The halfling looked hopeful. “I’m counting on you.” He paused “Where did you get it, anyway?”
“Oh, we just found it.” The brilliant scholar replied. She still hasn’t learned how to lie.
“Just found it?” The halfling was puzzled. “I see. I’ve noticed you are very well armed.” he raised an eyebrow curiously.
“Um, well you know, it can get rather dangerous traveling around, so it’s best to be prepared.” Anna responded hesitantly.
“I….see” The bard looked thoughtful, as he watched several of the party members pass around bags of loot. One happened to be open, and inside were a few ogre hooks.
As Anna left, he tried to recall what he had heard of the Sandpoint heroes. He looked back at Sonya sitting in a giant tree. Then he grinned excitedly.
The party’s stop in Magnimar was brief and less than legal. The least ethical members took the ogre hooks and large armor, in hopes of finding a similarly unethical buyer. The others split the rest of the gear, and went to sell it openly and honestly, finally meeting at a designated music shop. The menacing bear-man demanded an appraisal, and, grumbling, agreed to the fee.
The shopkeeper was less entertaining and more greedy-looking in his examination of the musical score. He turned to eye the warrior in front of him. “…500 gp, you won’t find anyone willing to buy it for more.” The party was surprised and suspicious.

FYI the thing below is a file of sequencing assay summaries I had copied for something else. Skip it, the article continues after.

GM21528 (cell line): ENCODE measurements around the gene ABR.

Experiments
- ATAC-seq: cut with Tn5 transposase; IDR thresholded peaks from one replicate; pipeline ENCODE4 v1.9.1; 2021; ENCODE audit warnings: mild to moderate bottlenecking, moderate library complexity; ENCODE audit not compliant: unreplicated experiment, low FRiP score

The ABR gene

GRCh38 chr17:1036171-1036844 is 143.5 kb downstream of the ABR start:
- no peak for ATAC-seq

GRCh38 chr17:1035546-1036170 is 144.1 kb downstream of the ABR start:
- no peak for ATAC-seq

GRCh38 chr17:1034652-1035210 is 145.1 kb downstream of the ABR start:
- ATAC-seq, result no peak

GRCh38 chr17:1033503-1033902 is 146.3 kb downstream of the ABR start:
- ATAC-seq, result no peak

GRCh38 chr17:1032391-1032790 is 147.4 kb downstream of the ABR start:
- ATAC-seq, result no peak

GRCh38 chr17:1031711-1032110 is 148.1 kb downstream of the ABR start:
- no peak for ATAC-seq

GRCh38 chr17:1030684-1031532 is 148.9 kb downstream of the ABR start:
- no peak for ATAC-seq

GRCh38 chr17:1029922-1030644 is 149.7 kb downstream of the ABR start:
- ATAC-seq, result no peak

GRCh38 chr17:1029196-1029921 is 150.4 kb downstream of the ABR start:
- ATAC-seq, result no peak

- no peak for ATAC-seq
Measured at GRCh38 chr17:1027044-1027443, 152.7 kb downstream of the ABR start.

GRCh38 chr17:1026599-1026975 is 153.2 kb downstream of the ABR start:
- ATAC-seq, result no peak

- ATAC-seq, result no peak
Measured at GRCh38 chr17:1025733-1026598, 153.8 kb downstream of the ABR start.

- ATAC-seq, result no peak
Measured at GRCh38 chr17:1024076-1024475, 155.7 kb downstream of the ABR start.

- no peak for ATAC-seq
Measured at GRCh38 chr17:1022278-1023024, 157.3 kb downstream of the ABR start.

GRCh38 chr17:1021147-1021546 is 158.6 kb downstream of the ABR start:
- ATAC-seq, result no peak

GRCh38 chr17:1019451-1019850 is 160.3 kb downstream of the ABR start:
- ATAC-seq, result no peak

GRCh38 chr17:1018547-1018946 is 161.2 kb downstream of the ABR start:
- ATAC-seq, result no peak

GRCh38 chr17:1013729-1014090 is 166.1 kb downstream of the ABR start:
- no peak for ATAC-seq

“Tell us the truth, or you’ll regret it plenty fast.” Bleddyn cracked his fingers.
The shopkeeper tried to keep a brave front, but it didn’t look like any of the rest of the party would come to his aid. “Ok, look, I can’t tell, I’d need more time.”
Anna opened her mouth to demand their money back, but Bleddyn broke in first “How much time would you need?”
The shopkeeper kept a straight face, as he told them his estimate, but none of the party trusted him. To leave the music in his hands for however long they would be gone this time…the more polite ones thanked the shopkeeper for his time, as the group left, with their magic music.
Some last minute shopping, and it became clear they would need wait to depart to Sandpoint till the morning. They found an inn that would accept them, and began to discuss the situation over dinner.
“Let’s send a message to Sandpoint. We need to get them word as soon as possible.” Thorok insisted.
The rest of the party paused, why hadn’t they thought of that before. They agreed to send it to Belor Hemlock, the local sheriff, and quickly finished their dinner.
They finished saddling the horses as a feint glow began to spread in the east. They were well out of Magnimar when the sun rose. On the road to Sandpoint, eight worried adventurers rode into the sunrise.